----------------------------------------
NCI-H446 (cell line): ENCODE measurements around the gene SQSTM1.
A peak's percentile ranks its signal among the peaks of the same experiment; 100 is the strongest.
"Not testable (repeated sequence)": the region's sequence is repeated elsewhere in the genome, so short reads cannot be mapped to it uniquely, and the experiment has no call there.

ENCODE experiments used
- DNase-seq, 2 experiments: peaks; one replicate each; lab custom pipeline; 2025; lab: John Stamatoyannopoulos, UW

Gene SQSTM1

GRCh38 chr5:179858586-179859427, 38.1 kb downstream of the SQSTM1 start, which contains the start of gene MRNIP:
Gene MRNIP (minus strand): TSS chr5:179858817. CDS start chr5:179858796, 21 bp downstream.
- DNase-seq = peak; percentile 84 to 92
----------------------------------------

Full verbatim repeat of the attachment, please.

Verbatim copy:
NCI-H446 (cell line): ENCODE measurements around the gene SQSTM1.
A peak's percentile ranks its signal among the peaks of the same experiment; 100 is the strongest.
"Not testable (repeated sequence)": the region's sequence is repeated elsewhere in the genome, so short reads cannot be mapped to it uniquely, and the experiment has no call there.

ENCODE experiments used
- DNase-seq, 2 experiments: peaks; one replicate each; lab custom pipeline; 2025; lab: John Stamatoyannopoulos, UW

Gene SQSTM1

GRCh38 chr5:179858586-179859427, 38.1 kb downstream of the SQSTM1 start, which contains the start of gene MRNIP:
Gene MRNIP (minus strand): TSS chr5:179858817. CDS start chr5:179858796, 21 bp downstream.
- DNase-seq = peak; percentile 84 to 92